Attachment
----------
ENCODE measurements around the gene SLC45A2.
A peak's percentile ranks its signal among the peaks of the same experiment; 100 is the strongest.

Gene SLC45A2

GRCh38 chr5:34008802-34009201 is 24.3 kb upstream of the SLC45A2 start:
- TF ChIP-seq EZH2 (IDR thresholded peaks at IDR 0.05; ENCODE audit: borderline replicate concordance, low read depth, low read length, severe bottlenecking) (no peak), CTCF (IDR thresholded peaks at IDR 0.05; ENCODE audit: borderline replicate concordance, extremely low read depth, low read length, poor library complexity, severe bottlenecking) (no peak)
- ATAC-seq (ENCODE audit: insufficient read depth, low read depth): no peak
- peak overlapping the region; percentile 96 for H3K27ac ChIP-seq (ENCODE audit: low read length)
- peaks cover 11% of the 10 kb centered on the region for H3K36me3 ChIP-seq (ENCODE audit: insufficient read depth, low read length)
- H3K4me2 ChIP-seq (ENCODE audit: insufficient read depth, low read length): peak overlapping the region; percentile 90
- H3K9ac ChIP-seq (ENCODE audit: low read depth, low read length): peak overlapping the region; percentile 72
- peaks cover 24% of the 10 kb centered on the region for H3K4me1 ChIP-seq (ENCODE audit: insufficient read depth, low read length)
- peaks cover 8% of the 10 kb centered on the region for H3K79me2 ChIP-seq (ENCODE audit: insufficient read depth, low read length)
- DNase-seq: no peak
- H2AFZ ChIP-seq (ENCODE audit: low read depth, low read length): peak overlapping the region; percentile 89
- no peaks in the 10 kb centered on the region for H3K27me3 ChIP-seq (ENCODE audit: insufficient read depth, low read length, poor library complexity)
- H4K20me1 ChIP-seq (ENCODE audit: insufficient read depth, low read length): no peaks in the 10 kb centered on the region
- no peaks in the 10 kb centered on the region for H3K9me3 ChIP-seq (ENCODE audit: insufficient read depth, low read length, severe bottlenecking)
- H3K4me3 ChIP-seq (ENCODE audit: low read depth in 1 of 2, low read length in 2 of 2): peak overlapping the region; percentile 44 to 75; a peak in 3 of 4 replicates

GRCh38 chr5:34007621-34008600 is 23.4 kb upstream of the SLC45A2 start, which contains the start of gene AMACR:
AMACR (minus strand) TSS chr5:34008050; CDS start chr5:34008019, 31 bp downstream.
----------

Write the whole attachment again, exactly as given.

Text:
ENCODE measurements around the gene SLC45A2.
A peak's percentile ranks its signal among the peaks of the same experiment; 100 is the strongest.

Gene SLC45A2

GRCh38 chr5:34008802-34009201 is 24.3 kb upstream of the SLC45A2 start:
- TF ChIP-seq EZH2 (IDR thresholded peaks at IDR 0.05; ENCODE audit: borderline replicate concordance, low read depth, low read length, severe bottlenecking) (no peak), CTCF (IDR thresholded peaks at IDR 0.05; ENCODE audit: borderline replicate concordance, extremely low read depth, low read length, poor library complexity, severe bottlenecking) (no peak)
- ATAC-seq (ENCODE audit: insufficient read depth, low read depth): no peak
- peak overlapping the region; percentile 96 for H3K27ac ChIP-seq (ENCODE audit: low read length)
- peaks cover 11% of the 10 kb centered on the region for H3K36me3 ChIP-seq (ENCODE audit: insufficient read depth, low read length)
- H3K4me2 ChIP-seq (ENCODE audit: insufficient read depth, low read length): peak overlapping the region; percentile 90
- H3K9ac ChIP-seq (ENCODE audit: low read depth, low read length): peak overlapping the region; percentile 72
- peaks cover 24% of the 10 kb centered on the region for H3K4me1 ChIP-seq (ENCODE audit: insufficient read depth, low read length)
- peaks cover 8% of the 10 kb centered on the region for H3K79me2 ChIP-seq (ENCODE audit: insufficient read depth, low read length)
- DNase-seq: no peak
- H2AFZ ChIP-seq (ENCODE audit: low read depth, low read length): peak overlapping the region; percentile 89
- no peaks in the 10 kb centered on the region for H3K27me3 ChIP-seq (ENCODE audit: insufficient read depth, low read length, poor library complexity)
- H4K20me1 ChIP-seq (ENCODE audit: insufficient read depth, low read length): no peaks in the 10 kb centered on the region
- no peaks in the 10 kb centered on the region for H3K9me3 ChIP-seq (ENCODE audit: insufficient read depth, low read length, severe bottlenecking)
- H3K4me3 ChIP-seq (ENCODE audit: low read depth in 1 of 2, low read length in 2 of 2): peak overlapping the region; percentile 44 to 75; a peak in 3 of 4 replicates

GRCh38 chr5:34007621-34008600 is 23.4 kb upstream of the SLC45A2 start, which contains the start of gene AMACR:
AMACR (minus strand) TSS chr5:34008050; CDS start chr5:34008019, 31 bp downstream.